20. #20
    Apprentice
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    The NH is nothing less than a Seiko 4r movement and this movement is used let’s say from the new Seiko 5 to the Prospex Seiko turtle.
    This is precisely the 200/500£ range.

  21. #21
    Journeyman AmosMoses's Avatar
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    I’ve built a fair few mods/homages with NH movements. They are cheap, they work, and have a huge amount of parts availability. What’s not to love?

    They are pretty great value for the money and that why I guess manufacturers use them. Maximum profit and it does what they want it to.


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  22. #22
    Craftsman
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    NH35 Watches

    The only trouble with NH35 is just cost prejudice.
    I have a couple of watches with the NH35 and haven’’t found a noticeable difference between them, the allegedly “better” Seiko 6R15 and the ETA2824.
    Setting, winding, hacking are all very smooth and the timekeeping is as good as any of the “better” movements.
    Over the years the only bad timekeeper was a 6R15 which was +40secs a day.
    The only movement I’’d steer clear of is a Miyota 9015. I’ve had two Everests with them in and the noisy rotor isn’’t “characterful”, it’’s sh1t.
    Last edited by usedtobelurch; 23rd January 2021 at 23:02.

  23. #23
    Quote Originally Posted by stevecross View Post
    The movement is such an important part of the watch, I do not recall Eddie using this movement in many or any of his watches, I may be wrong but when I look at most of his watches he takes in to account he movement when he designs his watches. Not just opts for something to give him the most profit.
    Only Eddie will know the answer however I'd guess that a fair steer as to what he uses and chooses to put in his watches comes down to his audience/market as well as availability - he's a watch nut that mostly sells to watch nuts so he'll know that his market knows what movement is what. The NH35 is mostly marketed as a " Japanese precision movement" (with the Japanese part emphasising quality and reliability) or some such by brands that are, generally speaking, targeting a less knowledgeable market. Sure, many of us here pick up on such things, however many outside of this interest of ours wouldn't.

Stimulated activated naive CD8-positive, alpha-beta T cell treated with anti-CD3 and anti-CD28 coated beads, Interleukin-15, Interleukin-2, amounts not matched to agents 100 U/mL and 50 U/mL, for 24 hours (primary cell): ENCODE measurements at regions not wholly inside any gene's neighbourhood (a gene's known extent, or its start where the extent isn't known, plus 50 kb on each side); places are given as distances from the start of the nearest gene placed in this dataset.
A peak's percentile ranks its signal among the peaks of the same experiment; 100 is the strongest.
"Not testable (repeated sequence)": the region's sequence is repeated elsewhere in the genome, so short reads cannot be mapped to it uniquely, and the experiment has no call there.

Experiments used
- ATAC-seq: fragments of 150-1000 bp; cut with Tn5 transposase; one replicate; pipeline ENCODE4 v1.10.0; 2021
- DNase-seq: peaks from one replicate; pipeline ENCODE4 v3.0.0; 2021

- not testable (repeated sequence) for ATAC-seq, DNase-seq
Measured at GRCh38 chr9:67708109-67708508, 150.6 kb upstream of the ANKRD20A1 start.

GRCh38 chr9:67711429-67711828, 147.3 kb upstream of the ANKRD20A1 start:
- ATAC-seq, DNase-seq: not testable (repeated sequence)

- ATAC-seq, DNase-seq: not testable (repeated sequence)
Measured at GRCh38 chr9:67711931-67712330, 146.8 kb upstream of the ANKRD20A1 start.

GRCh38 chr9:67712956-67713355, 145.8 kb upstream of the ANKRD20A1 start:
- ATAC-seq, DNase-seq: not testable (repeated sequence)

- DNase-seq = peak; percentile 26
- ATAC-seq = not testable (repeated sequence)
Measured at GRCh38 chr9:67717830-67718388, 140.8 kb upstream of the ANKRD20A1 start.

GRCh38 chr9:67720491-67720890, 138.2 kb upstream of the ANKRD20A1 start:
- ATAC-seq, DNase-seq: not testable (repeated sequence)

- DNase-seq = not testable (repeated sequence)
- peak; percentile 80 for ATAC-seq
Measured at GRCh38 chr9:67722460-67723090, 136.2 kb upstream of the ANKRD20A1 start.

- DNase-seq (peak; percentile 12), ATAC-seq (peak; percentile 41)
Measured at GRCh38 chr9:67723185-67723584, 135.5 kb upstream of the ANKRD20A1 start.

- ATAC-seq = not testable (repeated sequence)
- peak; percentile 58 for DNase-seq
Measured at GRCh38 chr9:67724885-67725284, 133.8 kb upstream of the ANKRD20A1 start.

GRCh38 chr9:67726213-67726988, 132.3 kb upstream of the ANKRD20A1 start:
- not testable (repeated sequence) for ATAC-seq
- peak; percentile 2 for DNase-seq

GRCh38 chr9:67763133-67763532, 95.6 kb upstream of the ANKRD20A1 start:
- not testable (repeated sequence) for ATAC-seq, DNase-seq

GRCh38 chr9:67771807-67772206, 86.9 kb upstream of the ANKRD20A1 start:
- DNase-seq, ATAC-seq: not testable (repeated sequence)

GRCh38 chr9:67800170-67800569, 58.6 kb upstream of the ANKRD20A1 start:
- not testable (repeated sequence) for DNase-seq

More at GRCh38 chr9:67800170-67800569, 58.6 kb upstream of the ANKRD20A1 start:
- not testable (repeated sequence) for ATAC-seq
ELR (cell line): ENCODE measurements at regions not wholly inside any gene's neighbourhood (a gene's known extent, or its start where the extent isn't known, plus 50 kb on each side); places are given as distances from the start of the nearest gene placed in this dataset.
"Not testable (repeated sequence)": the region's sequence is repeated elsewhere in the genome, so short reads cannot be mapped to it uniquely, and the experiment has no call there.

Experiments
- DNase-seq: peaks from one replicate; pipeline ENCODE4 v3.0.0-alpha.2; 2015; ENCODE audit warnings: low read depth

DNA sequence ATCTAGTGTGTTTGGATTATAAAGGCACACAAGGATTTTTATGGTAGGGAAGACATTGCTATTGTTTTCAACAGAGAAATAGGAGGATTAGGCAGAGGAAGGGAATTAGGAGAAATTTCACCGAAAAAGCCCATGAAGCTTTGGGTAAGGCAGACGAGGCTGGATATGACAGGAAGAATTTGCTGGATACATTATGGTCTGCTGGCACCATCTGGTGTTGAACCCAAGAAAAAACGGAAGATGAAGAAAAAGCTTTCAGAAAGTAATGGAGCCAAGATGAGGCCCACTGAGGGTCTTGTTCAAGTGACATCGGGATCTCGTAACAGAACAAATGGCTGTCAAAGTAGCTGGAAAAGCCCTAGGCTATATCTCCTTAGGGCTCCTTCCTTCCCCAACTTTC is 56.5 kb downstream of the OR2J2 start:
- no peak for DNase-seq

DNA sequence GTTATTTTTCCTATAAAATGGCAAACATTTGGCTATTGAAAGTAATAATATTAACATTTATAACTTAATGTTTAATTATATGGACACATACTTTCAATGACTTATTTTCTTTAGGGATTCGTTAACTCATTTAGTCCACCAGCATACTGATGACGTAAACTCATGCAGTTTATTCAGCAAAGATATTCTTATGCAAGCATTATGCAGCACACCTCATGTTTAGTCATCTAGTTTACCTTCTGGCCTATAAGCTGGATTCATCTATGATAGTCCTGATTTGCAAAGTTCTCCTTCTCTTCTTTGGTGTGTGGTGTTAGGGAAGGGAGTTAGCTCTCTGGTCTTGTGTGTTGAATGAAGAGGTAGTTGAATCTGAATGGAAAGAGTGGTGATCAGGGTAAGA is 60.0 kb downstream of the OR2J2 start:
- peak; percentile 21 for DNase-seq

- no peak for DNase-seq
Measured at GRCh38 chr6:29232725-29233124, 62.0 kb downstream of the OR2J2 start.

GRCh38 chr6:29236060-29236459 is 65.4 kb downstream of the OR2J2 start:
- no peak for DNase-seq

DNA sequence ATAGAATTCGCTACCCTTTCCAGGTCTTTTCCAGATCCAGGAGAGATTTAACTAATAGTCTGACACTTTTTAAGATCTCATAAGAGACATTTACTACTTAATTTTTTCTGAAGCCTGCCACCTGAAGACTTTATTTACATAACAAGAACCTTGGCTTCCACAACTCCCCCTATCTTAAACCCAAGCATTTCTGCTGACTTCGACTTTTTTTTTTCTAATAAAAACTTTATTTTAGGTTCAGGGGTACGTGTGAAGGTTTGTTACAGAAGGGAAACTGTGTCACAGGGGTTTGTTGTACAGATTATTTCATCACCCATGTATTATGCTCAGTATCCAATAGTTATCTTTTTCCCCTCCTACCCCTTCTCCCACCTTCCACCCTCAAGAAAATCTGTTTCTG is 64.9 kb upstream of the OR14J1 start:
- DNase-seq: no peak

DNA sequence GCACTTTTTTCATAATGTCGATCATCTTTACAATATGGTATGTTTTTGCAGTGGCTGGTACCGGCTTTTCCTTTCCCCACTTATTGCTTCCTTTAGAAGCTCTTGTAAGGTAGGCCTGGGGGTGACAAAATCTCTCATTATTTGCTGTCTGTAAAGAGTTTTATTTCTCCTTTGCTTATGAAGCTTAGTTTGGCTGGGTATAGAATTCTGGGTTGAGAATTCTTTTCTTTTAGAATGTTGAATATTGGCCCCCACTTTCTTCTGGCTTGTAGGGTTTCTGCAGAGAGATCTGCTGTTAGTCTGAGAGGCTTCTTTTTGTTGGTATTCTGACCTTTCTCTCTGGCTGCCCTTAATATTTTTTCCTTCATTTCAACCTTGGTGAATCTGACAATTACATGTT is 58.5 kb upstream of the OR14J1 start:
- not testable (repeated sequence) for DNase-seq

I've recently bought a couple of OceanX models with the NH35 in both, considering the quality of the other constitute parts of each watch I've no issue paying what I did for them.

  24. #24
    Journeyman DONGinsler's Avatar
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    I see no one has mentioned availability. Maybe it''s just easier to buy a quantity of this movement.

    Not sure on the specs (time wise), but thought I read that the Miyota is +/- 40 seconds a day. That's not great timing in my view

    If the Seiko runs the same. Than why bother with the Miyota. Worse. Then maybe the Miyota is the better, but again. Getting them

    After a certain price though. I would expect a better quality movement as long as the seller of the watch is properly compensated after all is said and done to justify the more expensive movement

    DON

  25. #25
    Interesting Comments guys, thanks for your input.

  26. #26
    They're doing you a favour in keeping future servicing costs down, which makes sense if you're a 25*£500 watch kinda person like many who are into microbrands will be.

  27. #27
    My nh35 watch runs at approx 2 seconds a day.

    My 2824 powered watch at 10 times the price runs at 12 secs a day.

    Silly hobby isn't it?

  28. #28
    Quote Originally Posted by acg View Post
    My nh35 watch runs at approx 2 seconds a day.

    My 2824 powered watch at 10 times the price runs at 12 secs a day.

    Silly hobby isn't it?
    A question, if the NH35 is running at that, will it hold that or will it start to drift off, 2 seconds is impressive and proves they can indeed keep fair time. You are right about the hobby though, I recall the first quartz watch I brought back in the 70s, thinking great no more having to put the time right and utter reliability and now 45 years later back talking about mechanical watches still lol

  29. #29
    Master
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    If anyone is worried about NH35s being cheap, I can sell you them to you for £200.

  30. #30
    Quote Originally Posted by Tiny View Post
    If anyone is worried about NH35s being cheap, I can sell you them to you for £200.
    Just put "Rare" in the title and I am sure someone will bite lol

  31. #31
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    Limited to 10 million pieces per annum.

  32. #32
    Quote Originally Posted by Bondurant View Post
    Limited to 10 million pieces per annum.
    Lol, you could always say that the word "Rare" means it is rare for anyone to charge £200, that would not be untrue would it?

  33. #33
    All of the NH35 watches i have owned have been fine. The watch game is all emporers new clothes anyway.